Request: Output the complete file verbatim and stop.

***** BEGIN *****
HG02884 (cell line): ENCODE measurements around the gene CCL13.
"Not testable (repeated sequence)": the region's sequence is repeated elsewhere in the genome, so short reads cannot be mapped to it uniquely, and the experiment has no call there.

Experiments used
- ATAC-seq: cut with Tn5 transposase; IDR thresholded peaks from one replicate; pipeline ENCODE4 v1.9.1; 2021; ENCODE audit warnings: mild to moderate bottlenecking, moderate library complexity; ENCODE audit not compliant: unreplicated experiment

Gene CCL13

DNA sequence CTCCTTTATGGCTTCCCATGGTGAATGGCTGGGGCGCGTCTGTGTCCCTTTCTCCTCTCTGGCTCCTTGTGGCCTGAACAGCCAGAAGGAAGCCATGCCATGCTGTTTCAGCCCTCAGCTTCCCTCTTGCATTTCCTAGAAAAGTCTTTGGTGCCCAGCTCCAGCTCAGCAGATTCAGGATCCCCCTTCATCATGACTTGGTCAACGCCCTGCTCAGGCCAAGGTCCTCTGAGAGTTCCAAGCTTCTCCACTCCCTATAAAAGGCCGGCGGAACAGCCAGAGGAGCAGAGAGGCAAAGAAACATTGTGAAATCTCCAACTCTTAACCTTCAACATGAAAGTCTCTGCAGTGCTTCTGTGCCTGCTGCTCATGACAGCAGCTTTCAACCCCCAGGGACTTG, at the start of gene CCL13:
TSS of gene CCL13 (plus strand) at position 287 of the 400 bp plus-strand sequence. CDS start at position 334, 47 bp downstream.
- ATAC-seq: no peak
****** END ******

HG02884 (cell line): ENCODE measurements around the gene CCL13.
"Not testable (repeated sequence)": the region's sequence is repeated elsewhere in the genome, so short reads cannot be mapped to it uniquely, and the experiment has no call there.

Experiments used
- ATAC-seq: cut with Tn5 transposase; IDR thresholded peaks from one replicate; pipeline ENCODE4 v1.9.1; 2021; ENCODE audit warnings: mild to moderate bottlenecking, moderate library complexity; ENCODE audit not compliant: unreplicated experiment

Gene CCL13

DNA sequence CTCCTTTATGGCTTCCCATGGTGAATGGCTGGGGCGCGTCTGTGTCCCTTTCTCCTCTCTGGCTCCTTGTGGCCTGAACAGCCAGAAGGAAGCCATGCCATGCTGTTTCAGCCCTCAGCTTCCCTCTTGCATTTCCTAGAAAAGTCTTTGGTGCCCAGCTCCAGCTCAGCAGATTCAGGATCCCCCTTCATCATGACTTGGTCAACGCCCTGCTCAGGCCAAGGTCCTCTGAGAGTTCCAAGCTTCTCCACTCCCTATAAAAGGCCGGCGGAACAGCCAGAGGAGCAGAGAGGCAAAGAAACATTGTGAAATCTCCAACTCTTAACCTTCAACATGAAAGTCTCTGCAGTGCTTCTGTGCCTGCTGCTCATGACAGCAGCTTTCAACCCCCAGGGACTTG, at the start of gene CCL13:
TSS of gene CCL13 (plus strand) at position 287 of the 400 bp plus-strand sequence. CDS start at position 334, 47 bp downstream.
- ATAC-seq: no peak